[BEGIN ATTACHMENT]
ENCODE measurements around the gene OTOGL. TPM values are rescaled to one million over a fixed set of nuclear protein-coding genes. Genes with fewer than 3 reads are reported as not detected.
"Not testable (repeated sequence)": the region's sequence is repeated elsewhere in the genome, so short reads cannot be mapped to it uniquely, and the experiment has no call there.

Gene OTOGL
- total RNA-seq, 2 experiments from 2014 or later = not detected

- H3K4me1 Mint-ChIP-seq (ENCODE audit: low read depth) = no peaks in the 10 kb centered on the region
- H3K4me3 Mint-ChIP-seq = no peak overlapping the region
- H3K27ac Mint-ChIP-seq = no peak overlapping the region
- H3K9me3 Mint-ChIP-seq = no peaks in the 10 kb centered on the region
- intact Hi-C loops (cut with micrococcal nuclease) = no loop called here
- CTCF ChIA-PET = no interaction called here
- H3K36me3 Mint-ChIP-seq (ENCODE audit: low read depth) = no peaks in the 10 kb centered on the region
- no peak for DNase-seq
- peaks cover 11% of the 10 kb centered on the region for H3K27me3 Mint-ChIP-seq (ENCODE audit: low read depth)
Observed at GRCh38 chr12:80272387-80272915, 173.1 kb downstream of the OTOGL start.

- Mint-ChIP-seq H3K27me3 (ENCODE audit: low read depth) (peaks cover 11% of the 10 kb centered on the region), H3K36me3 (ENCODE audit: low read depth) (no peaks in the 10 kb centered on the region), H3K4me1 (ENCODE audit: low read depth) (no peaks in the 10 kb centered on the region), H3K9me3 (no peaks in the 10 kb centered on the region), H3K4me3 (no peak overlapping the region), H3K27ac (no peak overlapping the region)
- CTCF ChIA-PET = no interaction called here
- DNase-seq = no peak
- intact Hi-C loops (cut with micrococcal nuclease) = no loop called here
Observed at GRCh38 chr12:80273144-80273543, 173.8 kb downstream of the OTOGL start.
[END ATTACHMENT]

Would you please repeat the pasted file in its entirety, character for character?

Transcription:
ENCODE measurements around the gene OTOGL. TPM values are rescaled to one million over a fixed set of nuclear protein-coding genes. Genes with fewer than 3 reads are reported as not detected.
"Not testable (repeated sequence)": the region's sequence is repeated elsewhere in the genome, so short reads cannot be mapped to it uniquely, and the experiment has no call there.

Gene OTOGL
- total RNA-seq, 2 experiments from 2014 or later = not detected

- H3K4me1 Mint-ChIP-seq (ENCODE audit: low read depth) = no peaks in the 10 kb centered on the region
- H3K4me3 Mint-ChIP-seq = no peak overlapping the region
- H3K27ac Mint-ChIP-seq = no peak overlapping the region
- H3K9me3 Mint-ChIP-seq = no peaks in the 10 kb centered on the region
- intact Hi-C loops (cut with micrococcal nuclease) = no loop called here
- CTCF ChIA-PET = no interaction called here
- H3K36me3 Mint-ChIP-seq (ENCODE audit: low read depth) = no peaks in the 10 kb centered on the region
- no peak for DNase-seq
- peaks cover 11% of the 10 kb centered on the region for H3K27me3 Mint-ChIP-seq (ENCODE audit: low read depth)
Observed at GRCh38 chr12:80272387-80272915, 173.1 kb downstream of the OTOGL start.

- Mint-ChIP-seq H3K27me3 (ENCODE audit: low read depth) (peaks cover 11% of the 10 kb centered on the region), H3K36me3 (ENCODE audit: low read depth) (no peaks in the 10 kb centered on the region), H3K4me1 (ENCODE audit: low read depth) (no peaks in the 10 kb centered on the region), H3K9me3 (no peaks in the 10 kb centered on the region), H3K4me3 (no peak overlapping the region), H3K27ac (no peak overlapping the region)
- CTCF ChIA-PET = no interaction called here
- DNase-seq = no peak
- intact Hi-C loops (cut with micrococcal nuclease) = no loop called here
Observed at GRCh38 chr12:80273144-80273543, 173.8 kb downstream of the OTOGL start.